Refify pull requests by making them a ref in the repository (BB-7014)

Issue #5814 open
Anonymous created an issue

In Github, pull requests sent to repo can be accessed via refs/pull/123/... This enables things like Travis CI to work. I'd like the pull request be reified here, as well, so I can access it from git itself. Also, allow to list pull requests (possibly with filtering for open ones only), but there is #3442 for this.

Official response

  • Benjamin Echols staff

    This is indeed something we want to add to Bitbucket. I can't provide a timeline - this will be a significant engineering effort - but improving the code review experience is a priority for us. As mentioned earlier, the build status API enables many CI/CD workflows, but we do understand the use case for PR refs.

    I'll post updates here as I have them.

    Thanks,

    Ben Echols

    Senior Product Manager, Bitbucket Cloud

Comments (106)

  1. Stéphane Wirtel

    +1 What do you wait for this feature? Sorry, but I work on a Continuous Integration Server, and this feature is missing :/ And currently, I can't support Bitbucket just because of that. I don't have the problem with GitHub.

  2. Eric Bower

    How are we supposed to test a PR before merging it? The only way I've found to get around this is getting READ access to the person who is submitting the PR's repo and then adding it as a remote. At the very least the maintainer of a project should be automatically be granted READ access to the forked repo so maintainers don't have to ask for READ access.

  3. Dewey Sasser

    My team is going to move to a github subscription due to this issue. It's more expensive due to the number of repos but the impact of this lack on our workflow is significant.

  4. Chris Pinola

    Doesn't seem to be working for me when PRs are sent from private forks, but apparently Bitbucket Server (at least unofficially) has some support for exposing PRs via the refs/pull-requests/*/from and refs/pull-requests/*/merge refs. Source.

  5. Mathieu Lemoine

    Come on guys! This is getting insane.

    Could we at least have some form of acknowledgement from the bitbucket team !?

    @Marcus Bertrand, @Zachary Davis, @Jonathan Mooring, you are aware this issue exists since you acted on it. Any chance you could give us some feedback or push this on the desk of someone who could? After 4 years and several people saying they left bitbucket because of this, not a word...

    I'm currently using bitbucket only because I'm forced to do so (I don't have the control on the project). As long as this issue isn't solved, I will never recommend it to any customer or colleague. Interacting with PR whether they come from private repos or not is really basic... An we're talking about something impacting paying customers and preventing them to adopt Industry Best Practices here...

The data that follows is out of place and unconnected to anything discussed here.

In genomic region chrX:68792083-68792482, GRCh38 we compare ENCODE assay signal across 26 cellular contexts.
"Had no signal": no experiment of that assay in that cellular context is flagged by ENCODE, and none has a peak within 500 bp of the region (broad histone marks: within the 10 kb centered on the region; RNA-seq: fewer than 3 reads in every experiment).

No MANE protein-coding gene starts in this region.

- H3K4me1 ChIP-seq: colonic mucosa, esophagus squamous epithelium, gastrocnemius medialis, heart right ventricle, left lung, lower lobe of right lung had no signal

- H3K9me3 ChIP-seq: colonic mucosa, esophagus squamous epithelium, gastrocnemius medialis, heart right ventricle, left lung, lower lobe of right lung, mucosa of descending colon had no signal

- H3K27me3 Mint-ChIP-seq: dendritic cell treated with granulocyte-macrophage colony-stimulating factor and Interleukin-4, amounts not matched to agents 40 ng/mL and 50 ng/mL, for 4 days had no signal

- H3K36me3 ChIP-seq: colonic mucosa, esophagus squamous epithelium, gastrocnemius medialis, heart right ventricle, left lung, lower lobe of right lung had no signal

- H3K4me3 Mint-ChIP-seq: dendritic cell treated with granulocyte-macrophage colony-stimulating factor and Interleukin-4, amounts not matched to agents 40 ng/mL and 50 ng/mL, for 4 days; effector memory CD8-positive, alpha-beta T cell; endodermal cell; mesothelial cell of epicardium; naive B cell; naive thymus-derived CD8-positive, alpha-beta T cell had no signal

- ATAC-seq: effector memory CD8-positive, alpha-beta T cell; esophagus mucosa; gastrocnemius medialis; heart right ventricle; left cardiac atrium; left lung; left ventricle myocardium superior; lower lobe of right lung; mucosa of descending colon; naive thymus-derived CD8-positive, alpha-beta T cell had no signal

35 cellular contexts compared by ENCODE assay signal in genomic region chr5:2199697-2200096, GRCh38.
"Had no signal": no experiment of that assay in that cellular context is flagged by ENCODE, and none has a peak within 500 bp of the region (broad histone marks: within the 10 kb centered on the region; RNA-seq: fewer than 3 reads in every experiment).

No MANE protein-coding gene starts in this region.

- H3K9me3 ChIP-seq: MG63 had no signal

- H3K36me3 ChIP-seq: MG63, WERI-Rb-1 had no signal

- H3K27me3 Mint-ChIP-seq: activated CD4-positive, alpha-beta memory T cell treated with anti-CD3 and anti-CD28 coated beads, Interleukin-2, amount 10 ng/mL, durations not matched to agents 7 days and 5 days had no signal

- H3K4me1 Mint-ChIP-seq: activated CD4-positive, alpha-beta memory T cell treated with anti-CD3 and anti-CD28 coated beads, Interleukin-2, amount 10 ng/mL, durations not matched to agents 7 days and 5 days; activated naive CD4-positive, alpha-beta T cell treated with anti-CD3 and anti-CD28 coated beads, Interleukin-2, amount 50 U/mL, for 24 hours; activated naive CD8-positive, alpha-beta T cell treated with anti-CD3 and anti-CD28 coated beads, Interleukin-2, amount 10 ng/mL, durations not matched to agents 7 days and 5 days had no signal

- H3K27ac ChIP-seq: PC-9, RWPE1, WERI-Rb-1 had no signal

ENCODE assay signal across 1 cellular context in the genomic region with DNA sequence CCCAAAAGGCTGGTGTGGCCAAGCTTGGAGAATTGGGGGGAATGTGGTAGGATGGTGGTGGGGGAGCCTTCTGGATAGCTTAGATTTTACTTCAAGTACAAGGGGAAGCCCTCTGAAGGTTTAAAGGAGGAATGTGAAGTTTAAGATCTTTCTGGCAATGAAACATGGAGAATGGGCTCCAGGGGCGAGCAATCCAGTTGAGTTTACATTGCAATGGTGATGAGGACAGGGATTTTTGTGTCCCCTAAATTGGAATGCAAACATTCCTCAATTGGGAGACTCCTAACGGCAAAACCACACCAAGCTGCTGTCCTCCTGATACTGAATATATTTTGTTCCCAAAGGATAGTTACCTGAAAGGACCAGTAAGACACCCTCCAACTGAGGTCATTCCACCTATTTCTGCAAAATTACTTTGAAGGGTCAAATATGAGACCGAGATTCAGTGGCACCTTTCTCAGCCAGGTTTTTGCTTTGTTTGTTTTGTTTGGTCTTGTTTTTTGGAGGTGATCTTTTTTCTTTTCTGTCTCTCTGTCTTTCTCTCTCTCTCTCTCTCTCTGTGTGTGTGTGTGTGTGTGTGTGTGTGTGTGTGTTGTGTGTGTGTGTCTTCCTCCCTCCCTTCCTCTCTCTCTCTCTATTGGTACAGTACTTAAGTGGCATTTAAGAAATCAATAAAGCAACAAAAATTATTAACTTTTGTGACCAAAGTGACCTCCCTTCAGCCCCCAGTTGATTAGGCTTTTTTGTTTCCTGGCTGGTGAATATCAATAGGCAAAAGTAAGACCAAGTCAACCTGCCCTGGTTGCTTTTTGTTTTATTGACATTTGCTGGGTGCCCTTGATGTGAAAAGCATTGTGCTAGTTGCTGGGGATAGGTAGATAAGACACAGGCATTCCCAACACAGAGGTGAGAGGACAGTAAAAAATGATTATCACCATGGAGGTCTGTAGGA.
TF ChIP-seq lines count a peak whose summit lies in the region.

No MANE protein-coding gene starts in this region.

6. Benjamin Echols staff

    This is indeed something we want to add to Bitbucket. I can't provide a timeline - this will be a significant engineering effort - but improving the code review experience is a priority for us. As mentioned earlier, the build status API enables many CI/CD workflows, but we do understand the use case for PR refs.

    I'll post updates here as I have them.

    Thanks,

    Ben Echols

    Senior Product Manager, Bitbucket Cloud

  7. Guyzmo

    Hi @Benjamin Echols

    I'm writing a tool called git-repo who tries to offer a clean and homogeneous CLI access to git services like bitbucket (and github and gitlab and gogs…). In the other two tools (gogs implementation is pending), fetching requests as refs is possible, but not in bitbucket!

    And the tool then implements it natively using:

    git hub requests ls
    # shows all PR for current project
    git hub requests fetch 42
    # creates a new branch requests/github/42
    

    Then if the user makes a change, you just get it by doing a git fetch of that change, and it makes reviewing and/or merging pull requests very simple and almost seamless when using the git CLI.

    Trying to implement that feature for bitbucket, I have two options: either I make a new remote with the source repository where the change comes from, or I get the patch and apply to a branch.

    The first case is bothering because it complexifies the implementation too much, and enforces making a few naming conventions for git remote's space. The second is so that getting new updates from a fetch is if not impossible, hard or is likely to overwrite local changes.

    My first attempt to implement this is the second option, and it's an understatement to say that I'm unhappy with it. And I believe that makes it a poor experience for project maintainers to work with bitbucket using that tool.

  8. Dewey Sasser

    @Benjamin Echols FYI, I really tried to stick with bitbucket, but ultimately the inability to try out the changes locally without the chaos of dealing with others remembering to give permissions to private forks was taking up too much time. I've moved all of our significantly collaborative projects to github.

    I'd really enjoy having this feature, so I can consider moving them back.

  9. Rex Hardin
    git clone https://<url>/scm/<project>/<repo>.git <folder>
    cd <folder>
    git fetch origin refs/pull-requests/<pr-id>/from:<temp-branch-name>
    git checkout <temp-branch-name>
    

    ^ this works with BitBucket server, not sure if the ref is the same w/ bitbucket.org

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